In May 2016 a flood hit a village in the district of Rudaki.
“At 2am we heard announcements that we needed to get out of our houses. A town upriver had called our village to warn us that a flash flood was coming. It was too late to leave however. Water was rushing into our front room. Somehow I had the crazy idea to break a hole into the ceiling and lift my family members into the roof of the house. The water rose quickly and came close to our hiding place, but it worked; our house was totally destroyed, but all fifteen of us survived.”
The quick thinking of this father - who for most of the year lives and works in Russia in order to support his family - as well as the well-placed phone call from the town up river, most likely saved hundreds of lives.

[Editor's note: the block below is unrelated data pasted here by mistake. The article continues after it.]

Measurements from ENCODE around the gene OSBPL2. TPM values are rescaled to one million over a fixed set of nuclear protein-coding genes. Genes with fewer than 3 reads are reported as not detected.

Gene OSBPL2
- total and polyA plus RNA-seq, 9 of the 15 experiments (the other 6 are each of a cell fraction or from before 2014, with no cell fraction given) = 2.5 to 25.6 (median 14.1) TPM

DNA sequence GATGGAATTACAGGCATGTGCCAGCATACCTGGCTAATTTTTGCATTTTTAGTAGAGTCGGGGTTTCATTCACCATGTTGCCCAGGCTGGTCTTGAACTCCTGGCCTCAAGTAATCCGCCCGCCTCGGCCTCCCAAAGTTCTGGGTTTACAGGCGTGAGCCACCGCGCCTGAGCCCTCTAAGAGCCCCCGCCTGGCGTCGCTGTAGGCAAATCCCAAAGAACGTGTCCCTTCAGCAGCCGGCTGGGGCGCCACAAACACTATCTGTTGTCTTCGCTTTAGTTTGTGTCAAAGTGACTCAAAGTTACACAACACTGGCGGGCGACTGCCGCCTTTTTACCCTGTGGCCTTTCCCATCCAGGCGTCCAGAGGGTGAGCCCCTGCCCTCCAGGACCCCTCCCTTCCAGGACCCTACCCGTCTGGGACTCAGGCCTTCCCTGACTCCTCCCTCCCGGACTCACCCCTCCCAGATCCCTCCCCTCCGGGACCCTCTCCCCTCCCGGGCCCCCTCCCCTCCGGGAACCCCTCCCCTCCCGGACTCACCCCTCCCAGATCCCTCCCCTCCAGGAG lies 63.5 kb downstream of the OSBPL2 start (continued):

Nevertheless, according to official data of the Committee of Emergency Situations, 2 500 households in the Rudaki district were affected by the flood, a total of 17 000 people. Half of these people were displaced from their flood-ravaged homes.
The floods hit villages just twenty minutes outside of the capital, in the district of Rudaki, in the early hours of May 12. The Rudaki district is one of Operation Mercy’s focus districts in Tajikistan. We have a long history of community development in the district, including a large community-based rehabilitation project as well as multiple projects in health, education, and agriculture. In the aftermath of this flood, we supported the community in meeting their essential needs as quickly as possible.
A few days after the flood, we distributed the first 150 hygiene kits containing towels, soap, washing powder, toothbrushes and toothpaste, and female hygiene products. For some of the families all their clothes, documents, schoolbooks, and sleeping mats were destroyed along with animals, fields and other sources of livelihood.
After seeing more of the situation, we bought 150 pairs of rubber boots as well as more dish detergent, which was crucial in making sure waterborne diseases didn’t spread as people dug their dishes and kitchens out of meter-high mud.